Overcoming the most Frustrating Situation on eBay

Written by Carolyn Schweitzer

It's happened torepparttar best of us.

You've been watchingrepparttar 116148 auction all week, and finally you're about to claim your prize--a rare bronze statue fromrepparttar 116149 Shang Dy dynasty. Or something just as tantalizing. You log on a few minutes beforerepparttar 116150 auction closes, and confirm that you're stillrepparttar 116151 top bidder -- no one has challenged you in several days. You're already picturing "your" statue prominently displayed onrepparttar 116152 living room mantelpiece, your friends green with envy as you tell them aboutrepparttar 116153 great deal you got on eBay. You refreshrepparttar 116154 page a few times, to make sure you're still #1. You even up your bid a little just to make sure no body tries to outbid you atrepparttar 116155 last minute.

50 seconds to go...30...10...the auction has ended andrepparttar 116156 statue is yours!! You refreshrepparttar 116157 page forrepparttar 116158 last time so you can see your eBay ID announced asrepparttar 116159 winning bidder. And that's when your heart drops to your toes. It's not your eBay ID at all, but some joker who calls themselves "speedyfingers147".

How could this have happened? You wererepparttar 116160 winning bidder with only 10 seconds to go!! Speedy or not, it just doesn't seem humanly possible.

Well, you're right. No one is that fast. Speedyfingers (I made that one up, so if it's your actual eBay ID, please don't sue me!) wonrepparttar 116161 auction inrepparttar 116162 final 4 seconds. It isn't humanly possible because "speedy" didn't actually placerepparttar 116163 bid. The bid was place on his or her behalf, from a remote server, using something called Bidding Software.

The act of placing a bid duringrepparttar 116164 final seconds of an online auction is called "Sniping" and it's perfectly legal on eBay. Bidding wars and sniping are an eBay sellers dream and a buyer's nightmare. Why, you're asking yourself, don't these people just use eBay's trusty proxy bidding process? Why not just discreetly enterrepparttar 116165 maximum they're willing to pay atrepparttar 116166 beginning ofrepparttar 116167 auction, then letrepparttar 116168 cards fall where they may? Well, for a couple of reasons. First, it's not human nature. If all you have to do is outbidrepparttar 116169 next guy by fifty cents or even five dollars to win, wouldn't you?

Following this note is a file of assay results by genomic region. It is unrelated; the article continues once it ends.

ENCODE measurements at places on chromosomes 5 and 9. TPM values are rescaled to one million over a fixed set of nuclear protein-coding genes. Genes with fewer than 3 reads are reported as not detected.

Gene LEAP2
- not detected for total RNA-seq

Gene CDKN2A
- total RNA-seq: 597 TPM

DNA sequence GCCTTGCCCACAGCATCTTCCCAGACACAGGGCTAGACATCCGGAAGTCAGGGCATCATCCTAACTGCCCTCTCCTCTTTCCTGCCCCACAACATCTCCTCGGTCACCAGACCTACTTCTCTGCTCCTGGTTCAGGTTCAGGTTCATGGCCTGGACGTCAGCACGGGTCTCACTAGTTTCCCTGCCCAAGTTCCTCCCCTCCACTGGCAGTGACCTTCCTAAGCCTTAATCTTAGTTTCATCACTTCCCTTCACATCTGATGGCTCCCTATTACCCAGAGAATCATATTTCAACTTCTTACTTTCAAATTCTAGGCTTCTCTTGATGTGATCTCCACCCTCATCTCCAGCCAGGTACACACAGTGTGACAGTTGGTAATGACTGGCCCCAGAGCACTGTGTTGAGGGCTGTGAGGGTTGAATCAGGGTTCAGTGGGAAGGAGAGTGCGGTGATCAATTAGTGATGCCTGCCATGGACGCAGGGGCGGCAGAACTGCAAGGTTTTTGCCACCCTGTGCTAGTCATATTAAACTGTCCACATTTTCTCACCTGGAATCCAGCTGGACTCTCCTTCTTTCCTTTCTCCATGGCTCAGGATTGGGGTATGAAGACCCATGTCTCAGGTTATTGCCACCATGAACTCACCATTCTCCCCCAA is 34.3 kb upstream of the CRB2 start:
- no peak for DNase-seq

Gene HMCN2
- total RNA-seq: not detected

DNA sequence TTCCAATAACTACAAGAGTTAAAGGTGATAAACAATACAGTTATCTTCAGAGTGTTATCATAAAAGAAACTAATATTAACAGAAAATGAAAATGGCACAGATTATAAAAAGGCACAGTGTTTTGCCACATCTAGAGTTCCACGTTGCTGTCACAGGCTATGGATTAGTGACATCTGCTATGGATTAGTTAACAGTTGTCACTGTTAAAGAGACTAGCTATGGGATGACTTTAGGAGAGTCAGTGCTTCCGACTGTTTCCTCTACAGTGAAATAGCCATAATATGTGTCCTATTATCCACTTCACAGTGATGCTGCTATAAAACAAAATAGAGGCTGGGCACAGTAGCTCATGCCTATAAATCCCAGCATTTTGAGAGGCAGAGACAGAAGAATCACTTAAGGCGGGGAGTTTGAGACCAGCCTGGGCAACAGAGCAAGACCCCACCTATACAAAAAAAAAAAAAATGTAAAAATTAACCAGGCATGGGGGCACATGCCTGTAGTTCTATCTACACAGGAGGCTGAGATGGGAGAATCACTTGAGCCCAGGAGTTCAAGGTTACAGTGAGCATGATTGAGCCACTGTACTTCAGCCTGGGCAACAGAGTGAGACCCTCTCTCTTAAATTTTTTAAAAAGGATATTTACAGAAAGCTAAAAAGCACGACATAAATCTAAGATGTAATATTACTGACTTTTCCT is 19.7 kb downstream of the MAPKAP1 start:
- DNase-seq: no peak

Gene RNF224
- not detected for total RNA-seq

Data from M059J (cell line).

Second, it doesn't make economic or strategic sense to place a bid anytime beforerepparttar 116170 last five minutes of an auction.

Think about it. EBay encourages bidders to userepparttar 116171 proxy system and place bids early. What this means is that an inexperienced bidder who wants an item will to want to berepparttar 116172 highest bidder right away, and will keep upping their bid to hold that winning position. They'll only stop whenrepparttar 116173 bidding exceeds their budget. Thenrepparttar 116174 next guy comes along and continuesrepparttar 116175 process. If this starts atrepparttar 116176 beginning of a seven or ten day auction, and ends with a bidding war inrepparttar 116177 last 10 minutes,repparttar 116178 final price forrepparttar 116179 item can spiral out of control. Many items sell for far more than fair market value because people get caught up in "bidding fever" -- all they want is to WIN, they're not even thinking about whetherrepparttar 116180 price is realistic.